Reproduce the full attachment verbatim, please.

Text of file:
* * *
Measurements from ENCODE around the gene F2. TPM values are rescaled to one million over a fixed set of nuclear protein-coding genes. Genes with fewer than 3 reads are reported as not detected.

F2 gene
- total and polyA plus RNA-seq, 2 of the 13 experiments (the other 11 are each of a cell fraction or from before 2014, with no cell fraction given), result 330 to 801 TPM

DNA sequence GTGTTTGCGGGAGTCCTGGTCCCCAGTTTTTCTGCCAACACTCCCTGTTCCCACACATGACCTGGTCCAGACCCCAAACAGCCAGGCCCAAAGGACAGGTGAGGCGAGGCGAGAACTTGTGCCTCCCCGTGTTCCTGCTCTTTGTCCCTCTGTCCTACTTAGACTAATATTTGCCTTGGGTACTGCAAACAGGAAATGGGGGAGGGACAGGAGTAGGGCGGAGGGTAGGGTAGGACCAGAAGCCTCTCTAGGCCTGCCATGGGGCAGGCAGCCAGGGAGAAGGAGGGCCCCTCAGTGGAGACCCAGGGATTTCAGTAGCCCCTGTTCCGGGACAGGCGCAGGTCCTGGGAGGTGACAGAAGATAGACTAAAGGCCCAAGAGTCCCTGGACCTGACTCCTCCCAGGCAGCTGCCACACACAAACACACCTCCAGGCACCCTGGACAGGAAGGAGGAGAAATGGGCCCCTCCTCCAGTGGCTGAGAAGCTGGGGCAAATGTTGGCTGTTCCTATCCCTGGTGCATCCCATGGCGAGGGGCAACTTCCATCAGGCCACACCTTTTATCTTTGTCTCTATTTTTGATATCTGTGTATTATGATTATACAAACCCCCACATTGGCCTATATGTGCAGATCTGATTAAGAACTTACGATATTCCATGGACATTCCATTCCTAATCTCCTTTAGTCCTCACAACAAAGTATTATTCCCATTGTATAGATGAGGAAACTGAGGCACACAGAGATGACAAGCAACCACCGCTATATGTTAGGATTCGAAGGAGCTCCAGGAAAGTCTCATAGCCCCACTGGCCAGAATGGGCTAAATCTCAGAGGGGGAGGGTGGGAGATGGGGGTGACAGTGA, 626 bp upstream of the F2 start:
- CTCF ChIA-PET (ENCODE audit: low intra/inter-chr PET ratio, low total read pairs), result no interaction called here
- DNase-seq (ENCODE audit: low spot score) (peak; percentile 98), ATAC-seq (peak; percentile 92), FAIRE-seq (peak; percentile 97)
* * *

Measurements from ENCODE around the gene F2. TPM values are rescaled to one million over a fixed set of nuclear protein-coding genes. Genes with fewer than 3 reads are reported as not detected.

F2 gene
- total and polyA plus RNA-seq, 2 of the 13 experiments (the other 11 are each of a cell fraction or from before 2014, with no cell fraction given), result 330 to 801 TPM

DNA sequence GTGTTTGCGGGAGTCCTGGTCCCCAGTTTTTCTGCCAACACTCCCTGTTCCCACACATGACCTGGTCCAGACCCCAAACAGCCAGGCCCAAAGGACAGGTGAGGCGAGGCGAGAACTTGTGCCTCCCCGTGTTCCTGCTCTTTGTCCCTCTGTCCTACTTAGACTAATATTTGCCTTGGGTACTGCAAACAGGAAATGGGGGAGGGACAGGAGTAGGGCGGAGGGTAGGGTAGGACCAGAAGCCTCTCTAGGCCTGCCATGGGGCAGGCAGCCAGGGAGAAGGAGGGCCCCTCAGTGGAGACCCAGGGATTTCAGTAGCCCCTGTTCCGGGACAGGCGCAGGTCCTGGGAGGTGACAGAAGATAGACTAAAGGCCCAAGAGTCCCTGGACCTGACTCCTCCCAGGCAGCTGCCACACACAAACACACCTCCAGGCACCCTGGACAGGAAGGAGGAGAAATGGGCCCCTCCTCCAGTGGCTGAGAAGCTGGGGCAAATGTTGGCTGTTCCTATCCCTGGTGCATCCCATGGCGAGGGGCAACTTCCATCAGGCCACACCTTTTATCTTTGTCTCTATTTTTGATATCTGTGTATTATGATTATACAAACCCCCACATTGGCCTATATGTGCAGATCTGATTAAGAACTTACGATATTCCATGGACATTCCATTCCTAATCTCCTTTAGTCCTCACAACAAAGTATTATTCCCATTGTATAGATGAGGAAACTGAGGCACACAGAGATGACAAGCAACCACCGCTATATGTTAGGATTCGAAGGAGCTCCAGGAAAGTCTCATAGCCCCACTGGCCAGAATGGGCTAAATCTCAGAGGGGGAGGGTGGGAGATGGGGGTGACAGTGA, 626 bp upstream of the F2 start:
- CTCF ChIA-PET (ENCODE audit: low intra/inter-chr PET ratio, low total read pairs), result no interaction called here
- DNase-seq (ENCODE audit: low spot score) (peak; percentile 98), ATAC-seq (peak; percentile 92), FAIRE-seq (peak; percentile 97)